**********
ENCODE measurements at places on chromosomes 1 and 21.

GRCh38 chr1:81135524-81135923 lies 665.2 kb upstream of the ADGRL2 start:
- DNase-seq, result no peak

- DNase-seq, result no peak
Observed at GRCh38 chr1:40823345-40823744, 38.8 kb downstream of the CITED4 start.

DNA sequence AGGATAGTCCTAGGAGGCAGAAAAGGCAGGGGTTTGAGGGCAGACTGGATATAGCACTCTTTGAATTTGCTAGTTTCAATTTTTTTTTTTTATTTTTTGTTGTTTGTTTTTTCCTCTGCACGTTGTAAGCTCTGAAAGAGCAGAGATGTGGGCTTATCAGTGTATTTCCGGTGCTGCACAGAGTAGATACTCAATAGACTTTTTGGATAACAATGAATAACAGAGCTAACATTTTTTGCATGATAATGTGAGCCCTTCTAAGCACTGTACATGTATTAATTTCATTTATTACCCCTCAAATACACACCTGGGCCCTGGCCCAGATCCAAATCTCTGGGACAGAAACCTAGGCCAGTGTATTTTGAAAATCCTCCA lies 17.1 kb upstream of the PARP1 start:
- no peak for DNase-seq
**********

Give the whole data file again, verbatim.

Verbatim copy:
ENCODE measurements at places on chromosomes 1 and 21.

GRCh38 chr1:81135524-81135923 lies 665.2 kb upstream of the ADGRL2 start:
- DNase-seq, result no peak

- DNase-seq, result no peak
Observed at GRCh38 chr1:40823345-40823744, 38.8 kb downstream of the CITED4 start.

DNA sequence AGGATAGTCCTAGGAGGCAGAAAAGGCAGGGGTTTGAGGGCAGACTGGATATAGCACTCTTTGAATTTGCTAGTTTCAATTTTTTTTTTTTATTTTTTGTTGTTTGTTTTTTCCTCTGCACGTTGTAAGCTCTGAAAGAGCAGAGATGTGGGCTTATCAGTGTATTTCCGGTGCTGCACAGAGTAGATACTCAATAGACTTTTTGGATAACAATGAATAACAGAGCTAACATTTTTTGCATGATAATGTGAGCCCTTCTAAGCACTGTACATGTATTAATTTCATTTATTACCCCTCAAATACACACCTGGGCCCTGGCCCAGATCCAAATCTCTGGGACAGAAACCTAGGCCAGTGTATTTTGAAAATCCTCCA lies 17.1 kb upstream of the PARP1 start:
- no peak for DNase-seq